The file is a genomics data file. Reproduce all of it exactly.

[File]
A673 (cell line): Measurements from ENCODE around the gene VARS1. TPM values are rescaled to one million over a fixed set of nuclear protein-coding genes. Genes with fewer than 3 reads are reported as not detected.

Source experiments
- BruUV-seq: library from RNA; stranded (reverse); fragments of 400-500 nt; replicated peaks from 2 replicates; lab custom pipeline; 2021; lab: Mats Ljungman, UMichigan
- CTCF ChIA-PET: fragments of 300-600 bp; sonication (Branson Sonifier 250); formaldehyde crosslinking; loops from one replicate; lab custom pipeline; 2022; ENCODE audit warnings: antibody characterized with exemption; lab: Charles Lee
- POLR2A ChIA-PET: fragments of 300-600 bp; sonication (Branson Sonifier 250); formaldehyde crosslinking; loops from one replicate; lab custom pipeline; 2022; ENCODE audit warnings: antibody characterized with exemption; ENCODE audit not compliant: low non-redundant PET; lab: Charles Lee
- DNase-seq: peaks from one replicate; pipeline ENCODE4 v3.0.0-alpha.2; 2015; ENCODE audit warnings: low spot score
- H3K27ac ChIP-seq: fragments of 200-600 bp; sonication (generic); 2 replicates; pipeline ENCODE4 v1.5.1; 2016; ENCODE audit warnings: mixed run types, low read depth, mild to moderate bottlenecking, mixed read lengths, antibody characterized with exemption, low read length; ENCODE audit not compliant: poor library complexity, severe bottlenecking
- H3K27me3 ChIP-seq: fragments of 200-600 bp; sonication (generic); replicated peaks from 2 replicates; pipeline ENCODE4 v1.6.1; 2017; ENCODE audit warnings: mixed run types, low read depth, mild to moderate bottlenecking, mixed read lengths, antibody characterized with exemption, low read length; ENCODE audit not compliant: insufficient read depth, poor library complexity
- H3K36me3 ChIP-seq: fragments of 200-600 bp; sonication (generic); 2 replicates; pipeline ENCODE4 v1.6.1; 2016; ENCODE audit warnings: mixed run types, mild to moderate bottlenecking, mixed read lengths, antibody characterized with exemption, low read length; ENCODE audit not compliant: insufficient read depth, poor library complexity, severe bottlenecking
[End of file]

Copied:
A673 (cell line): Measurements from ENCODE around the gene VARS1. TPM values are rescaled to one million over a fixed set of nuclear protein-coding genes. Genes with fewer than 3 reads are reported as not detected.

Source experiments
- BruUV-seq: library from RNA; stranded (reverse); fragments of 400-500 nt; replicated peaks from 2 replicates; lab custom pipeline; 2021; lab: Mats Ljungman, UMichigan
- CTCF ChIA-PET: fragments of 300-600 bp; sonication (Branson Sonifier 250); formaldehyde crosslinking; loops from one replicate; lab custom pipeline; 2022; ENCODE audit warnings: antibody characterized with exemption; lab: Charles Lee
- POLR2A ChIA-PET: fragments of 300-600 bp; sonication (Branson Sonifier 250); formaldehyde crosslinking; loops from one replicate; lab custom pipeline; 2022; ENCODE audit warnings: antibody characterized with exemption; ENCODE audit not compliant: low non-redundant PET; lab: Charles Lee
- DNase-seq: peaks from one replicate; pipeline ENCODE4 v3.0.0-alpha.2; 2015; ENCODE audit warnings: low spot score
- H3K27ac ChIP-seq: fragments of 200-600 bp; sonication (generic); 2 replicates; pipeline ENCODE4 v1.5.1; 2016; ENCODE audit warnings: mixed run types, low read depth, mild to moderate bottlenecking, mixed read lengths, antibody characterized with exemption, low read length; ENCODE audit not compliant: poor library complexity, severe bottlenecking
- H3K27me3 ChIP-seq: fragments of 200-600 bp; sonication (generic); replicated peaks from 2 replicates; pipeline ENCODE4 v1.6.1; 2017; ENCODE audit warnings: mixed run types, low read depth, mild to moderate bottlenecking, mixed read lengths, antibody characterized with exemption, low read length; ENCODE audit not compliant: insufficient read depth, poor library complexity
- H3K36me3 ChIP-seq: fragments of 200-600 bp; sonication (generic); 2 replicates; pipeline ENCODE4 v1.6.1; 2016; ENCODE audit warnings: mixed run types, mild to moderate bottlenecking, mixed read lengths, antibody characterized with exemption, low read length; ENCODE audit not compliant: insufficient read depth, poor library complexity, severe bottlenecking